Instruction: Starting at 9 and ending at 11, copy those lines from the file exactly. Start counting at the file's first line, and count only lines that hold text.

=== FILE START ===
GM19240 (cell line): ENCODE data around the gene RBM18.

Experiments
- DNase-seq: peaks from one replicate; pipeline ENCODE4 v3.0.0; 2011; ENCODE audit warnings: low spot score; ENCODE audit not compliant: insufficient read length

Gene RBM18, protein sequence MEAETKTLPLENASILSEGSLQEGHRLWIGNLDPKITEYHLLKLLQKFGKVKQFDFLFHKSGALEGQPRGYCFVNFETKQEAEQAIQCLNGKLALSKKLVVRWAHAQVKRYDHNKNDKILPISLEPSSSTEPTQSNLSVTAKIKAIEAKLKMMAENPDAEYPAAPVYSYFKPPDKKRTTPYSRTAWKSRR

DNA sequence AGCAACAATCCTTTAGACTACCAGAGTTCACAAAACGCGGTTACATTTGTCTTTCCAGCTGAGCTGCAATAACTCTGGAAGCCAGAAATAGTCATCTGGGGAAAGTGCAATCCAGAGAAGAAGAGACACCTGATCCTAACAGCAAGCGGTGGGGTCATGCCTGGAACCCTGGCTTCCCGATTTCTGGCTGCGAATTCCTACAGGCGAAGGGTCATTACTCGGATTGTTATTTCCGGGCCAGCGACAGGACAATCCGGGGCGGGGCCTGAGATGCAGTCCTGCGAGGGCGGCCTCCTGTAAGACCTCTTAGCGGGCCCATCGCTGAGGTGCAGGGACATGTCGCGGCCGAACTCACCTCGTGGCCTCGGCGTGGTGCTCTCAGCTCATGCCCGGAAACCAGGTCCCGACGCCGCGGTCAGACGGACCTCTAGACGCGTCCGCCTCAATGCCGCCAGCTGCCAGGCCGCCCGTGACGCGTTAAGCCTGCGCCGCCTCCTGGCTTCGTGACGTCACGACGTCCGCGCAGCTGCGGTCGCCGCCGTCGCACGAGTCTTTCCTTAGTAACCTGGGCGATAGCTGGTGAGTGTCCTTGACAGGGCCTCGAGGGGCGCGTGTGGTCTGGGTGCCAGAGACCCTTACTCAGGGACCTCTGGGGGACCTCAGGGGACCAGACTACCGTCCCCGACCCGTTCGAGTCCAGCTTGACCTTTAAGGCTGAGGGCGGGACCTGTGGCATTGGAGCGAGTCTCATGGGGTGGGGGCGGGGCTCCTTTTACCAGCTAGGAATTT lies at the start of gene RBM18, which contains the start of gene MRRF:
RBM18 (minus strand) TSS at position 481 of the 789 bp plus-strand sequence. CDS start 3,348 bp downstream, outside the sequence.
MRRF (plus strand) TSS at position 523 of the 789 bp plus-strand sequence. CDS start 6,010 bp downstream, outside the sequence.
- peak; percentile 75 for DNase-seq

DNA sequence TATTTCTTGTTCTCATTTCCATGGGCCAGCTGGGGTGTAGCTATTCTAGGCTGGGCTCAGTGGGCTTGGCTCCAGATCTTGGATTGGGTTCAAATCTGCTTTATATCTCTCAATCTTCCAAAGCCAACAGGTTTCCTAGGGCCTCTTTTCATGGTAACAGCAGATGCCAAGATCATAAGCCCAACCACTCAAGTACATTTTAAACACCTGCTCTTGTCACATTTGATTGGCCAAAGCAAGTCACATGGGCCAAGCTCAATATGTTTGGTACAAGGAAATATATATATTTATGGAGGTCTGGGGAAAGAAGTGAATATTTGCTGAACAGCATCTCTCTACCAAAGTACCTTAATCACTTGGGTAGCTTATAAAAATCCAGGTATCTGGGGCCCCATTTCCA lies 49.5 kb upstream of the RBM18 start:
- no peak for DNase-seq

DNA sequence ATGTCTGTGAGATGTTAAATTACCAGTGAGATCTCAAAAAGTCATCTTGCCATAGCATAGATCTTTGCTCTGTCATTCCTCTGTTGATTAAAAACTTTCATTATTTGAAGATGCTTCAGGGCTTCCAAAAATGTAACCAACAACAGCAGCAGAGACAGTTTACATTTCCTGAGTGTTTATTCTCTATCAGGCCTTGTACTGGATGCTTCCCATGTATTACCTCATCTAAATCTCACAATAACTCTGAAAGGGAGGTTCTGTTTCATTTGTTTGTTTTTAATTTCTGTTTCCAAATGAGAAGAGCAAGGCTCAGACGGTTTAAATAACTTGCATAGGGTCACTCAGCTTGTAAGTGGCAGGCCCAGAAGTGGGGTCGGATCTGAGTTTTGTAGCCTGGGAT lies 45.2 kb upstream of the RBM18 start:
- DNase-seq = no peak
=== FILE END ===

DNA sequence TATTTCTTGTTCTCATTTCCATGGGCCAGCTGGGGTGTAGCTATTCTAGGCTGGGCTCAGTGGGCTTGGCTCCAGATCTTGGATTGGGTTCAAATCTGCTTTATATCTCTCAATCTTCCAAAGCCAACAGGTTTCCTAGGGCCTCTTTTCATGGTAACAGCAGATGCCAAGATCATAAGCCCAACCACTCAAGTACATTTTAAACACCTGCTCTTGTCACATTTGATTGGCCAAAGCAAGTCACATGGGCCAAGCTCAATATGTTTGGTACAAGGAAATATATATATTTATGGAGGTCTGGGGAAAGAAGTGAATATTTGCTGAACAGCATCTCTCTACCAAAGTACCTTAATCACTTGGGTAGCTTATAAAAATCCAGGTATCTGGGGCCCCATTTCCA lies 49.5 kb upstream of the RBM18 start:
- no peak for DNase-seq

DNA sequence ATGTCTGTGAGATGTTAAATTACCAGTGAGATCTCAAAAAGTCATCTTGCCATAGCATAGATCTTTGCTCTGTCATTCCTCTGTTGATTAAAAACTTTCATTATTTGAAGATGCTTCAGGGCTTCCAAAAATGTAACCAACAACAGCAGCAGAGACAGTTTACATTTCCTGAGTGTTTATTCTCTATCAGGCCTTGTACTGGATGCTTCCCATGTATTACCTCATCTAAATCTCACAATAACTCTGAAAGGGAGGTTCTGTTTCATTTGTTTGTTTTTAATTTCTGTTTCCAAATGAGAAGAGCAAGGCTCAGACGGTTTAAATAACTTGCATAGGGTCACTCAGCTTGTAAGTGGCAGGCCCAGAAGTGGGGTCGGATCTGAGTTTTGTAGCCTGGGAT lies 45.2 kb upstream of the RBM18 start: